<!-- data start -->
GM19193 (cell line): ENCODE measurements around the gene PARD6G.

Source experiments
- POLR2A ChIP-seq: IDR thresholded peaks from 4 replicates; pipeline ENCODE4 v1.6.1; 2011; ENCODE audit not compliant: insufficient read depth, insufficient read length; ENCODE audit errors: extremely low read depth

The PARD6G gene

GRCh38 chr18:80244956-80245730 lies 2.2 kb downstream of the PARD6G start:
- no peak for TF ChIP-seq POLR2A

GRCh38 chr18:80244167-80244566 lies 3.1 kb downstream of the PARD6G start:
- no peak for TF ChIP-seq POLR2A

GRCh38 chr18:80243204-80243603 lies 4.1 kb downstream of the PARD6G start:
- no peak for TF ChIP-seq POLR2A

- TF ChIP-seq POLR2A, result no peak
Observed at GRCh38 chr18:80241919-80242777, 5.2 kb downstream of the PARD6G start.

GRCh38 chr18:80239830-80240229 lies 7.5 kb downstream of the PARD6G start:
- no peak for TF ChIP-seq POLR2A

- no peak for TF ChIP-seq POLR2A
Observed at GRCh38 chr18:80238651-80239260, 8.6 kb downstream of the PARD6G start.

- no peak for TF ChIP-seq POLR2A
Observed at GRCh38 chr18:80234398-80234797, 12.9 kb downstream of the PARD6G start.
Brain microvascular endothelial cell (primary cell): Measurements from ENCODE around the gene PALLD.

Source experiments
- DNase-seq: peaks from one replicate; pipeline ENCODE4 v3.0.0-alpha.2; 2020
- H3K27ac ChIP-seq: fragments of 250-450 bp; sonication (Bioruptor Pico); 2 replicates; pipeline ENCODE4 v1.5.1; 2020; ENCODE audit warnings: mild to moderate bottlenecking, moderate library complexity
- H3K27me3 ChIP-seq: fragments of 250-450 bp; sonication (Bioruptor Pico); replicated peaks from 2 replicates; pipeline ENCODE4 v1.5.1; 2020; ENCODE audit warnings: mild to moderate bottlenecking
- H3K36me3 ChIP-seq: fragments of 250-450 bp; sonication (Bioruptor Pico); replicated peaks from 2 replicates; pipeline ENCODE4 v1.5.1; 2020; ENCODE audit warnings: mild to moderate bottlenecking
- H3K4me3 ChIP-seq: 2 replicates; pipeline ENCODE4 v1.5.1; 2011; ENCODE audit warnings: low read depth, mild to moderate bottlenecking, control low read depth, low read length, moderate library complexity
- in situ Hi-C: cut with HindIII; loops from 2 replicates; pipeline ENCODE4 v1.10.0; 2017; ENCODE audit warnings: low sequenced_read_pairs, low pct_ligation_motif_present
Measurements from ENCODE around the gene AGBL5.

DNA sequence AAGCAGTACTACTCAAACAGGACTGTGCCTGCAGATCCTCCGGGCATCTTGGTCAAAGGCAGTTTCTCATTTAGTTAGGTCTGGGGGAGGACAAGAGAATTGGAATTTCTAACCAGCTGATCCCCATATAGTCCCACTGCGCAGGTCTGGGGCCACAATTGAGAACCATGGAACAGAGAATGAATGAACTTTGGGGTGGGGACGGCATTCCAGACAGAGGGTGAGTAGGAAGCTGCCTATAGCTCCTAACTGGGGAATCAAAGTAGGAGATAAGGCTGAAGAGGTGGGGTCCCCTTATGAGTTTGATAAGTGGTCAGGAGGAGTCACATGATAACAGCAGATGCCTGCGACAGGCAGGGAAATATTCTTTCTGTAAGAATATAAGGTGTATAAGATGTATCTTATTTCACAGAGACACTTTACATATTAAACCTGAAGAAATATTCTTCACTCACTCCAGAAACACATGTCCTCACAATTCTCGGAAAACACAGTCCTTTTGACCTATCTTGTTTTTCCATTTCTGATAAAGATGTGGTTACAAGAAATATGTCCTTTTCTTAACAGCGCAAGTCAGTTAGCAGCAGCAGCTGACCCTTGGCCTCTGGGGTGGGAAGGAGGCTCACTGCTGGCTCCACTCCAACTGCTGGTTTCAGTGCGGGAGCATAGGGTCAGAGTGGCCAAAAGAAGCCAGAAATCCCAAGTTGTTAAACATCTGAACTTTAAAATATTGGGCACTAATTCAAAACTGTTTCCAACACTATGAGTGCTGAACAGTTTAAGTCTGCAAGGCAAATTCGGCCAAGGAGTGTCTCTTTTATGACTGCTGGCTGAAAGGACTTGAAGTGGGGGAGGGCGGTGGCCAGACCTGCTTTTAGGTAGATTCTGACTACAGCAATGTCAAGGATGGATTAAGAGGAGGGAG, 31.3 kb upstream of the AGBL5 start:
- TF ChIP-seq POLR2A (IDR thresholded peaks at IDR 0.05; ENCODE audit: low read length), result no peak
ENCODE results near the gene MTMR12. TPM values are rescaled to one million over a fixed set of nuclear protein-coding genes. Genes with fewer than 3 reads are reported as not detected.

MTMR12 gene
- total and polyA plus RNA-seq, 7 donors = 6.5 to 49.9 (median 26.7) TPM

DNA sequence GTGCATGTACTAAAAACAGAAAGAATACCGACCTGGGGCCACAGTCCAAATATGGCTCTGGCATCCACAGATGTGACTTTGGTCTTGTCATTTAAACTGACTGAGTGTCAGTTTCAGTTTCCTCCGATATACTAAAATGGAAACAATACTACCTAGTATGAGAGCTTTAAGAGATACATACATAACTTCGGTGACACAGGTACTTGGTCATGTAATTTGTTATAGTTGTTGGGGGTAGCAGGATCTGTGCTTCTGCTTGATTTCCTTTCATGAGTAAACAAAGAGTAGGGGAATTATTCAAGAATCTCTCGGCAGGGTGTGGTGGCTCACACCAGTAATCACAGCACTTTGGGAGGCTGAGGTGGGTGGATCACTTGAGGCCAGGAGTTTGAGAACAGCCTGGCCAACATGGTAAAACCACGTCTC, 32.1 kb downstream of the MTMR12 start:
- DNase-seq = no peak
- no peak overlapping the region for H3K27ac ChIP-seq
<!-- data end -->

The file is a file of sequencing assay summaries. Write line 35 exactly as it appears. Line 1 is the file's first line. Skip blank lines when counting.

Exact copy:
- no peak overlapping the region for H3K27ac ChIP-seq